TaD is based on the Topside Sounders Model (TSM), which is a set of empirical models for the O+-H+ transition height (hT), the topside electron density scale height (HT), and their ratio RT = HT/hT (see, e.g., Marinov et al., 2004; Belehaki et al. 2006b; Kutiev et al. 2006; Kutiev & Marinov 2007). To approach the problem of developing a topside/plasmaspheric electron density reconstruction model with increased accuracy, Kutiev et al. (2009a) offered analytical formulas for obtaining the shape of the vertical plasma distribution in the topside ionosphere and plasmasphere based on the TSM parameters. This profiler was named Topside Sounder Model Profiler (TSMP), and it models separately the O+ and H+ density profiles. To obtain the density distribution, TSMP needs specification of the F layer maximum density (NmF2), its height (hmF2), and its scale height (Hm) at its lower boundary. Digisondes parameters can be used for this purpose, to provide the reconstructed electron density profile from the F layer peak up to GNSS orbits. The new model is the TSMP-assisted Digisonde (TaD) model.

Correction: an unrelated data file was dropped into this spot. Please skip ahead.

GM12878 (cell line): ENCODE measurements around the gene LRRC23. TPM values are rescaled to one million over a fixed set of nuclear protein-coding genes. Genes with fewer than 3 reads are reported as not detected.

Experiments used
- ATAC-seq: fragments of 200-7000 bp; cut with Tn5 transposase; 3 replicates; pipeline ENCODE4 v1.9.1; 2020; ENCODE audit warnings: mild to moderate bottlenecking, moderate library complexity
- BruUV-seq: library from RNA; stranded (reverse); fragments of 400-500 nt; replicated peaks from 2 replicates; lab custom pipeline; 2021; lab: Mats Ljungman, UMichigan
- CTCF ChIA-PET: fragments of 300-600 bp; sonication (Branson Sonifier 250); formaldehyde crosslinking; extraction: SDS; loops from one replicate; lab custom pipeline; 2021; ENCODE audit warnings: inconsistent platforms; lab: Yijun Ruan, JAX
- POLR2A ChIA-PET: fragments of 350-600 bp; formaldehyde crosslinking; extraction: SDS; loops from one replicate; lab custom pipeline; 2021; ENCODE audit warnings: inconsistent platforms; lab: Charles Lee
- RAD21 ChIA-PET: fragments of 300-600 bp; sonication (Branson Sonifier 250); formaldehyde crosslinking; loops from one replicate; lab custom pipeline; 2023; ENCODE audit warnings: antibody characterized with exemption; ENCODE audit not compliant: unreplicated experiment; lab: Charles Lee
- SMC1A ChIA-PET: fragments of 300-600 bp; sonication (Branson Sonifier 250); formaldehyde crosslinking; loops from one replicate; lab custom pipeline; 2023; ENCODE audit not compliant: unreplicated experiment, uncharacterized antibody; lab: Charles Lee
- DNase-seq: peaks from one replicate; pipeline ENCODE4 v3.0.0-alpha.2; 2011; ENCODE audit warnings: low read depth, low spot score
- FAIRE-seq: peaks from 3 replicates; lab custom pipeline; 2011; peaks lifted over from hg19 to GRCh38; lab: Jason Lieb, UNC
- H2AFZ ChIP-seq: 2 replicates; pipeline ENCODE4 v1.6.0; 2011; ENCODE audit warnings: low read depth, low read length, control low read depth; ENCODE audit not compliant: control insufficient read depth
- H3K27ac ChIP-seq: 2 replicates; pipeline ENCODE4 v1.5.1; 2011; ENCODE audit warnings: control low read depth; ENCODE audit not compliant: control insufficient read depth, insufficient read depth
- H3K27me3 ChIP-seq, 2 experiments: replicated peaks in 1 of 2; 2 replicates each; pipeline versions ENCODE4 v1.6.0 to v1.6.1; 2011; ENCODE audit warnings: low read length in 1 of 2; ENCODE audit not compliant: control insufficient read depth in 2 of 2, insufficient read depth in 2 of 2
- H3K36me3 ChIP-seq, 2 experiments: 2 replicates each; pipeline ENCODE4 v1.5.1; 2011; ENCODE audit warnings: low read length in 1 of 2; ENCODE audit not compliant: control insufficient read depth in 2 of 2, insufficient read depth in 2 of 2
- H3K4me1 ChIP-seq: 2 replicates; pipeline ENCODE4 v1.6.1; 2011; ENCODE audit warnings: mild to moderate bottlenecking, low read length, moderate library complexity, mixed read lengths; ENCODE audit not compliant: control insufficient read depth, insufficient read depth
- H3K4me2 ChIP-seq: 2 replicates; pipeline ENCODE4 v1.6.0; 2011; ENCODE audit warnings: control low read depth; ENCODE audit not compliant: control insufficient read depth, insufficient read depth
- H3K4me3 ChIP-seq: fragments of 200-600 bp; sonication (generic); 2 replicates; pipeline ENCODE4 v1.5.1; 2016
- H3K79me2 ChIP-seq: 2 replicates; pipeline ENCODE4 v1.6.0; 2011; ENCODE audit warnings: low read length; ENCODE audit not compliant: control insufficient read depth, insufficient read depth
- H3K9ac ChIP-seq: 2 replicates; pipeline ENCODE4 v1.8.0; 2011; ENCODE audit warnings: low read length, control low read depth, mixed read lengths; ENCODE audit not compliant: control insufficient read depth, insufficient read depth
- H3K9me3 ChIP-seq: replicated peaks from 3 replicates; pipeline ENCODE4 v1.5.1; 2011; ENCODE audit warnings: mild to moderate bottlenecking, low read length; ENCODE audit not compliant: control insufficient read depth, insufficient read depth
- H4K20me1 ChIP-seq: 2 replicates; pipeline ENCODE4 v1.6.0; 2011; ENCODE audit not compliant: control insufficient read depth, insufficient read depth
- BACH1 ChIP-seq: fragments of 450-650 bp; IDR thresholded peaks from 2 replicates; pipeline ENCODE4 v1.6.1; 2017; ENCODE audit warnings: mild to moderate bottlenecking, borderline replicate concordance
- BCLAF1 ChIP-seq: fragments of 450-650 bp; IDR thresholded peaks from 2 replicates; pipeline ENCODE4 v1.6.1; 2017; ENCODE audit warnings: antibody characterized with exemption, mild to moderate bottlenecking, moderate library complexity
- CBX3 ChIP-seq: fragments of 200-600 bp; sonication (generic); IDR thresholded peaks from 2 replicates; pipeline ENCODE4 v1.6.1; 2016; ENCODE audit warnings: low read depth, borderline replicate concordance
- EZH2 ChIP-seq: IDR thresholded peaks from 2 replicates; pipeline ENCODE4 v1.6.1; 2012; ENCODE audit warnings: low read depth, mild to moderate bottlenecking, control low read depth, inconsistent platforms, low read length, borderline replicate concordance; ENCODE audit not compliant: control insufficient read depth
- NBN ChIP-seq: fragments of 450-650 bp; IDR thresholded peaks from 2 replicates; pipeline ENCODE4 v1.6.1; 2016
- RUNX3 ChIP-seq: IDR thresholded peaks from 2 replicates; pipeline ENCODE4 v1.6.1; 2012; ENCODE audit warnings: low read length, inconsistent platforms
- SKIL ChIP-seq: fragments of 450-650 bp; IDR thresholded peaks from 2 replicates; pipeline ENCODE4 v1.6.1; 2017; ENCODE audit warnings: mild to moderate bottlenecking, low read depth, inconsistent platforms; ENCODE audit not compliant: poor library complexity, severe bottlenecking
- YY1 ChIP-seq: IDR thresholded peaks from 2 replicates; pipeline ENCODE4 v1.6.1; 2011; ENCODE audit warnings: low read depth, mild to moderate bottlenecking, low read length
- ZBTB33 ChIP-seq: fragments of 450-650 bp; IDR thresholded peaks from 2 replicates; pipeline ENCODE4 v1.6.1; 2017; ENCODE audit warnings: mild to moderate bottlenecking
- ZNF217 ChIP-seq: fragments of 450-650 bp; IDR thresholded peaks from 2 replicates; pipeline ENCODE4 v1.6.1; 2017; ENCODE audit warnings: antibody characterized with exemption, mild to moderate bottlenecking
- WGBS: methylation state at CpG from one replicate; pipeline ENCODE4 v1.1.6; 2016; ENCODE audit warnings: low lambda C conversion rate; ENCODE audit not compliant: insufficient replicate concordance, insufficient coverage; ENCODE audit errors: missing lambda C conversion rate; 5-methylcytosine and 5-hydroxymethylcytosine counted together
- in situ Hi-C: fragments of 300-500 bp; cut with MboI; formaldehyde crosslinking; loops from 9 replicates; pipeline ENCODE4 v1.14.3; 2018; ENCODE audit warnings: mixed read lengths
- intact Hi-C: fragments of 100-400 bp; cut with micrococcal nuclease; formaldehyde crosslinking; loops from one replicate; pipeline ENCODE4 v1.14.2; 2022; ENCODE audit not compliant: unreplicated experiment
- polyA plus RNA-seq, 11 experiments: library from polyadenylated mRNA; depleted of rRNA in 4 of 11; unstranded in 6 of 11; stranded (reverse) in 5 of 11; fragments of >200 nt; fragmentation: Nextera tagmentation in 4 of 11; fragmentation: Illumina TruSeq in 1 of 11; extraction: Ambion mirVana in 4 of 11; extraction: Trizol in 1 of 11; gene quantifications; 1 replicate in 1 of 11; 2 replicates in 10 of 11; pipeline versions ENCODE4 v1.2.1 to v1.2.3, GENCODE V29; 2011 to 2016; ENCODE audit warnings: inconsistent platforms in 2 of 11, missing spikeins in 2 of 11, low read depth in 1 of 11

The first edition of the model, TaDv1, was proposed by Kutiev et al. (2009a) who developed a method that applies TSMP to EDP obtained by ground-based Digisonde sounders. Digisonde software (Reinisch & Huang 2001) extends the measured bottomside profile in the topside by assuming an α-Chapman shape with constant scale height Hm obtained from the bottomside profile at the F layer peak hmF2. However, it was shown that this is just a rough approximation of the real electron density distribution at the topside (Belehaki et al. 2003). The scale height Hm is a neutral scale height, and the Digisonde EDP well above hmF2 decreases upward with a gradient corresponding to double Hm. Kutiev et al. (2009a) found that the doubled Hm is systematically lower than the TSM scale height HT by a factor of 1.25. This factor was found to vary with 5–10% at the different locations. In order to adjust TSMP to Digisonde measurements, Kutiev et al. (2009a) proposed the multiplication of Hm by correction factor k = 2.5 and obtained the corresponding transition height hD through the ratio hD = kHm/RT, with the ratio RT taken from TSM. Having obtained the scale height HD = kHm and transition height hD, the new profiler named TaD (TSMP-assisted Digisonde Profiler) extends the measured bottomside EDP to the topside F region and plasmasphere. It should be noted that while TSMP describes the shape of the topside EDP only, TaD provides EDP from hmF2 up to GNSS orbit heights at Digisonde location. Kutiev et al. (2009b) examined the H+ scale height by using ISIS-1 topside sounder profiles which extend up to 3500 km. The H+ scale height, denoted as plasmasphere scale height Hp, was extracted from ISIS-1 profiles as the largest gradient of the profiles above 2500 km, well above transition height. It was found that the ratio Hp/HT is close to 16 at equatorial and low latitudes, as it decreases significantly toward poles. Kutiev et al. (2009b) obtained a simple expression of the ratio depending linearly on squared cosine of geomagnetic latitude. In other words, the Hp/HT ratio follows strictly the shape of plasmapause.